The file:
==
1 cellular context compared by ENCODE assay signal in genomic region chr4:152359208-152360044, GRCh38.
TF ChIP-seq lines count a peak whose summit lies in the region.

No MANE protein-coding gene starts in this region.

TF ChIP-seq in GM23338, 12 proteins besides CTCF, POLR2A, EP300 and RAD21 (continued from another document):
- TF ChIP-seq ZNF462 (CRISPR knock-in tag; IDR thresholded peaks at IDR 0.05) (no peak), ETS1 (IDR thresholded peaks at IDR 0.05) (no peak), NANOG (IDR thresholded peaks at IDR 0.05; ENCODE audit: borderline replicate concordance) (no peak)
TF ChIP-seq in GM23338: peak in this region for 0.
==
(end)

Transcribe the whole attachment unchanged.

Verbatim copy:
1 cellular context compared by ENCODE assay signal in genomic region chr4:152359208-152360044, GRCh38.
TF ChIP-seq lines count a peak whose summit lies in the region.

No MANE protein-coding gene starts in this region.

TF ChIP-seq in GM23338, 12 proteins besides CTCF, POLR2A, EP300 and RAD21 (continued from another document):
- TF ChIP-seq ZNF462 (CRISPR knock-in tag; IDR thresholded peaks at IDR 0.05) (no peak), ETS1 (IDR thresholded peaks at IDR 0.05) (no peak), NANOG (IDR thresholded peaks at IDR 0.05; ENCODE audit: borderline replicate concordance) (no peak)
TF ChIP-seq in GM23338: peak in this region for 0.